JC- Well, the album sounds very organic.  How did you guys actually decide which classic Little Feat tracks to re-record for this CD release?


FT- [We] were in Jimmy Buffet's studio, which is down in Key West... just a beautiful place to be, and very relaxed.  Relaxed is the key word.  We just kind of went in and played all the songs.  I remember we would sit at dinner with everybody involved in the project; the engineers, the technicians taking care of our instruments, our guitars techs.  We'd all be eating dinner and everybody'd just throw out ideas like "why don't you try this song?" or "you should do this song."  So, all these songs... we just went through them and started matching them up with... friends of ours that wanted to be involved in [the project].  I remember Levon Helm telling us that when [The Band] would have a song they would do three or four different versions.  Richard Manual would do a version, Levon would do a version, and Rick Danko... then they would go through them and decide which one was the funkiest.  That's basically what we did.  We just went through and played... lots of material and put [it] all down [with] Paul [Barrere], Shaun [Murphy], Billy, and everybody singing the songs.  Then, we started saying, "Well, Dave Matthews... maybe he should check out "Fat Man in the Bathtub"".


JC- A good match.


FT- Yeah, that was an excellent match. You know, he sat in his studio and just went nuts, man.  He came up with just [an] outstanding vocal version of "Fat Man in the Bathtub".


JC- In addition to the original Little Feat songs featured on the "Join the Band" CD, there are some great, and in some cases, obscure cover tunes, from Woody Guthrie's "This Land is your Land," to the more obscure Huey Piano Smith's "Don't Ya  Just Know It."  I love that song.  I actually first learned [it] from the Fendermen's 1962 release.  How were these tracks picked, and how or when was the decision made to include both Little Feat originals and cover tunes?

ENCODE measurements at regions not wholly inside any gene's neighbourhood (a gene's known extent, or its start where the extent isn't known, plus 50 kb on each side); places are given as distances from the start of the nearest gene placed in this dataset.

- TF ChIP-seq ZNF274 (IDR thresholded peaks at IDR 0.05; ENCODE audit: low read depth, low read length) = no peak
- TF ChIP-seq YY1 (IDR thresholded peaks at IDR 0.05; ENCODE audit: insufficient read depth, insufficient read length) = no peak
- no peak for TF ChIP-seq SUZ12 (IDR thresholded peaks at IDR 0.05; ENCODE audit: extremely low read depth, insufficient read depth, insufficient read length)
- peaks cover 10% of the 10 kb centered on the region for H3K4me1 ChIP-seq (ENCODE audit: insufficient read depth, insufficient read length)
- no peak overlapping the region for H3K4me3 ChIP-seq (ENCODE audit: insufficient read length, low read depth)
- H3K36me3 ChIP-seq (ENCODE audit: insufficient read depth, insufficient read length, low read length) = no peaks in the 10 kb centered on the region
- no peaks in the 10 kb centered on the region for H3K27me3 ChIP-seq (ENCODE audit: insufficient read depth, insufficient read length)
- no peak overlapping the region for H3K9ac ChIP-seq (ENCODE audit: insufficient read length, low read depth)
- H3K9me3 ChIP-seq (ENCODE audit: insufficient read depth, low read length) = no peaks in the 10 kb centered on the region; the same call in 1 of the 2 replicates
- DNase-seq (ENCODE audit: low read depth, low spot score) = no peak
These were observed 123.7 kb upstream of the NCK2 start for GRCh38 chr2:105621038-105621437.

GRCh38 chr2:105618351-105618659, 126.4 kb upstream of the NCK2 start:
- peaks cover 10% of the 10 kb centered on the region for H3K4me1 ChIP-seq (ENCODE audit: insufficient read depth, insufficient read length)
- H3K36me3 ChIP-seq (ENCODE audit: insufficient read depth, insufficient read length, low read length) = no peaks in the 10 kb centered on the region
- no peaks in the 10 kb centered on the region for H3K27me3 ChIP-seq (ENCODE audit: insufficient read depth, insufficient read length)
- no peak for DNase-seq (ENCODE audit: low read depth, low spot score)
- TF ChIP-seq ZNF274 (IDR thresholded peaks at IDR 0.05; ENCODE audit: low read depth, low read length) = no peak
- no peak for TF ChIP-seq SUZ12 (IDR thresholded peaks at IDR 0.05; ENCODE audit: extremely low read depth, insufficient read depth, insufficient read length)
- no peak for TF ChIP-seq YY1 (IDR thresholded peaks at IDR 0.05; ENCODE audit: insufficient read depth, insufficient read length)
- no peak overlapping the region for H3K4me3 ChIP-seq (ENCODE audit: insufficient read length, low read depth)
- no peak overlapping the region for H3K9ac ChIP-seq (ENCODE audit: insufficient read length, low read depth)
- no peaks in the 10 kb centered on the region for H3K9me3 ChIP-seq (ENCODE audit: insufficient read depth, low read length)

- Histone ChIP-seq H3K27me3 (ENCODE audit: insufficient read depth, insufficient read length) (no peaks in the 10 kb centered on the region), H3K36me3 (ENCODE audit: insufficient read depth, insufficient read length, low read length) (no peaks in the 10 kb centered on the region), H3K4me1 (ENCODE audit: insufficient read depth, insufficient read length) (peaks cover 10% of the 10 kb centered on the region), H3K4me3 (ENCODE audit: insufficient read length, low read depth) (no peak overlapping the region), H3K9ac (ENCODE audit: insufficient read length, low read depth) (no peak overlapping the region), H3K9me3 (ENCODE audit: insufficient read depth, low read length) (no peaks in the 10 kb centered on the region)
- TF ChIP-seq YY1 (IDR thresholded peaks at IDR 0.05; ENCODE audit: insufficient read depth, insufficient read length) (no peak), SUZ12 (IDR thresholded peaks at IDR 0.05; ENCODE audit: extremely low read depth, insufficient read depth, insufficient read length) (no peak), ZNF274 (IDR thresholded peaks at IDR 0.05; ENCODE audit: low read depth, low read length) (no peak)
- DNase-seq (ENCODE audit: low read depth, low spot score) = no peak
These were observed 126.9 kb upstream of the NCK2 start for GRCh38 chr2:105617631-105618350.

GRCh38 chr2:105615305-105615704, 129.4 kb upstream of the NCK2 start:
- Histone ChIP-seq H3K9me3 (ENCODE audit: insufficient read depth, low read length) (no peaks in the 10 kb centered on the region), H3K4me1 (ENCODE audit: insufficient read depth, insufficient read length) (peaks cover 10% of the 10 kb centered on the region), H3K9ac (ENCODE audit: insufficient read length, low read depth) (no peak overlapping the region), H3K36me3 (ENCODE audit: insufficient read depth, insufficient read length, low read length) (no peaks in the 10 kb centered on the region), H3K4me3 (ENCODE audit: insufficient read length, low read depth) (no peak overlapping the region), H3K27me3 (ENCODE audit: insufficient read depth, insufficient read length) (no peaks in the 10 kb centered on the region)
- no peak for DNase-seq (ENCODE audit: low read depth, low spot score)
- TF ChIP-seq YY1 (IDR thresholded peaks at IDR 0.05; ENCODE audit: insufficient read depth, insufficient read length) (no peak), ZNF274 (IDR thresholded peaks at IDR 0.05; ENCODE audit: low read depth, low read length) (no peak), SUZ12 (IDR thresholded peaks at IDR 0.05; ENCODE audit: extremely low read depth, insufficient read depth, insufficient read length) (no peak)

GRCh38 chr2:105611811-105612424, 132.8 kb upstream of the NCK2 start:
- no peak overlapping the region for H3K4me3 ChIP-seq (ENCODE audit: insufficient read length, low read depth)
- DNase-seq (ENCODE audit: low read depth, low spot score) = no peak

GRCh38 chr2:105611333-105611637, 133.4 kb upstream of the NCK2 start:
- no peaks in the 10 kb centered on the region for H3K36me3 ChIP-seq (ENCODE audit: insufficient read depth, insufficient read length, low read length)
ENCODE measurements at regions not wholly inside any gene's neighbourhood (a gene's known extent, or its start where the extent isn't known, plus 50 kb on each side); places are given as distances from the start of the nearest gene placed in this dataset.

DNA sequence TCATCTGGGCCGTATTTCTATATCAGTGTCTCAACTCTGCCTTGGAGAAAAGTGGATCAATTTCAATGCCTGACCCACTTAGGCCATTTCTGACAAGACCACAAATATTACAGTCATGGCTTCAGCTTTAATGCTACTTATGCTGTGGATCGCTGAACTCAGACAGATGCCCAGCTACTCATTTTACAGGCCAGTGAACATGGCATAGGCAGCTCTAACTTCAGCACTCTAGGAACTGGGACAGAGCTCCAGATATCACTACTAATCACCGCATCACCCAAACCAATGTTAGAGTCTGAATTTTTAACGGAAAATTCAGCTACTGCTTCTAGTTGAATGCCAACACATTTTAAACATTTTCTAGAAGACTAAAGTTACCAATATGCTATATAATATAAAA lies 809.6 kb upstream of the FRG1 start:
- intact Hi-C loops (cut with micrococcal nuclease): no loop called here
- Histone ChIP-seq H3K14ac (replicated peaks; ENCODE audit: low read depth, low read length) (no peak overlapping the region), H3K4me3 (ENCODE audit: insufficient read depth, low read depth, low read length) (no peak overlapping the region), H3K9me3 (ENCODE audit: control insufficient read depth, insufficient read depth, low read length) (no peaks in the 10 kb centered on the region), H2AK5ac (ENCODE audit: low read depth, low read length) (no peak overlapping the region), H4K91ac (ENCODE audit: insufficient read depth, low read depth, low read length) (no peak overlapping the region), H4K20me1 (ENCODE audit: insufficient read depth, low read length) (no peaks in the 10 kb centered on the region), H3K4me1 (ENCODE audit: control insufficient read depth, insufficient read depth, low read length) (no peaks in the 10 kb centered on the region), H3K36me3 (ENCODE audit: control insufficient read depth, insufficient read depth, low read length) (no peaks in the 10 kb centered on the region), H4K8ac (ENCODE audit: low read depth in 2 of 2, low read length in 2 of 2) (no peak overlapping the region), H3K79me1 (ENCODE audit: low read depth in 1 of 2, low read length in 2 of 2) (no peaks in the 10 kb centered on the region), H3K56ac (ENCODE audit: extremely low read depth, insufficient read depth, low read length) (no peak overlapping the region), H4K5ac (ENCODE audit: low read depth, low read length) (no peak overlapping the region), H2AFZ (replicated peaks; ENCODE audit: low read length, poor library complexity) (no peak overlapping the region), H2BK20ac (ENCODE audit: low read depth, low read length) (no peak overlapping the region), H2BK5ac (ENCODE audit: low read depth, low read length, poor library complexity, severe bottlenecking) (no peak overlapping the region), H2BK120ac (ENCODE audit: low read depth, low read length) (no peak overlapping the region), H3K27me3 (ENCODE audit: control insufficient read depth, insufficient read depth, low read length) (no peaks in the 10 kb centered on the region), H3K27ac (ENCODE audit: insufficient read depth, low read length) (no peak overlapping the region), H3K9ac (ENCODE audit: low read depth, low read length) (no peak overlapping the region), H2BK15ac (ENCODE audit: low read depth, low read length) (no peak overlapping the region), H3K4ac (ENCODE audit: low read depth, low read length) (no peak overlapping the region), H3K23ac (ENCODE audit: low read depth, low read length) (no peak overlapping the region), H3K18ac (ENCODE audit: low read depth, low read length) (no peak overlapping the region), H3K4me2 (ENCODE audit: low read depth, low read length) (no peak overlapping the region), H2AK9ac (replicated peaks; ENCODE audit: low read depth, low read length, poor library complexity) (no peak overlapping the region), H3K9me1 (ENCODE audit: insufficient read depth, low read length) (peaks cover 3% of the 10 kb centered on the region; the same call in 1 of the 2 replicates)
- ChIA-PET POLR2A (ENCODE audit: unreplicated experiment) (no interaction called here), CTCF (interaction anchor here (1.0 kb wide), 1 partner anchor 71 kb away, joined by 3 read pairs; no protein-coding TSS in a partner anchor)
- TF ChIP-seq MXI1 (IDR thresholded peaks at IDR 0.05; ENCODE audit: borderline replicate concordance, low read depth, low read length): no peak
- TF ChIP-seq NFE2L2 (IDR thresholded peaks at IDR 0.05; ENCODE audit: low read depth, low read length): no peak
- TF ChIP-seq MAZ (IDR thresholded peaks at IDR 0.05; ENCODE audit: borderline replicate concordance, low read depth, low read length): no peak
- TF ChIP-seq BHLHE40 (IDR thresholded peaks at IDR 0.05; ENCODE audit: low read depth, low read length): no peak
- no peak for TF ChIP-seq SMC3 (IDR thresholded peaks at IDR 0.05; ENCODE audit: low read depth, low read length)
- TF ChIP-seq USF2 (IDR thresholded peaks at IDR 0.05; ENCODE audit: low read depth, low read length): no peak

FT- Well, songs like "Don't Ya Just Know It" [are] something all of us know from childhood... Lots of times, during sound checks, Paul would just start doing that laughing riff.  We've played that [song] on occasion, and it's... infectious.  Pretty soon the place is just rockin'.  It's a special, magical tune; one of the funkiest, dirtiest songs around, as far as we can tell.  "See You Later Alligator," I remember [from my childhood].  I went off when I was ten years old to New York City, from Little Rock, Arkansas, with my parents, and we went to Birdland and saw Dizzy Gillespie and all those people.  I came back to the sixth grade and ... "See You Later Alligator" was on the radio, man, and ...life changed, just like when the Beatles came out with "I Want to Hold Your Hand."  It was a whole different game.  That one has a special place in our hearts, you know, and it's just a fun, fun song. 

We play "This Land is Your Land" with a little more intensity and rawness to kind of bring home the fact that it is a very important time... for people to realize that this is their land and not anybody else's land,  you know?  We... walk around with everybody telling us what we're going to do and what we're not going to do.  Woody Guthrie wrote that song as an answer to Irving Berlin's "God Bless America ."  Check it out; this is my land, too, man. 


JC- Yeah, you're right.  It is definitely as relevant today as it was then.


FT- We started doing that [song] a long time ago, and I just think it's really important for people to understand... during this election and all.  [That's] why that one is on [the CD].


JC- We thought it was particularly poignant that the CD features Lowell's daughter Anara singing "Trouble;" one of her father's songs. 


FT- Absolutely.


JC- What's the story behind that track on the album?